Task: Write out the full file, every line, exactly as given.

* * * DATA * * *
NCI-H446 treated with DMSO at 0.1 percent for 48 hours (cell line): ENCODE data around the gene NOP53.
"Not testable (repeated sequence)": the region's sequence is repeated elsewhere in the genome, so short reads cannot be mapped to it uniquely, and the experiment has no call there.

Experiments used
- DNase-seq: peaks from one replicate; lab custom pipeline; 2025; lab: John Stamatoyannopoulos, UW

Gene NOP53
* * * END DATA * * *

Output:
NCI-H446 treated with DMSO at 0.1 percent for 48 hours (cell line): ENCODE data around the gene NOP53.
"Not testable (repeated sequence)": the region's sequence is repeated elsewhere in the genome, so short reads cannot be mapped to it uniquely, and the experiment has no call there.

Experiments used
- DNase-seq: peaks from one replicate; lab custom pipeline; 2025; lab: John Stamatoyannopoulos, UW

Gene NOP53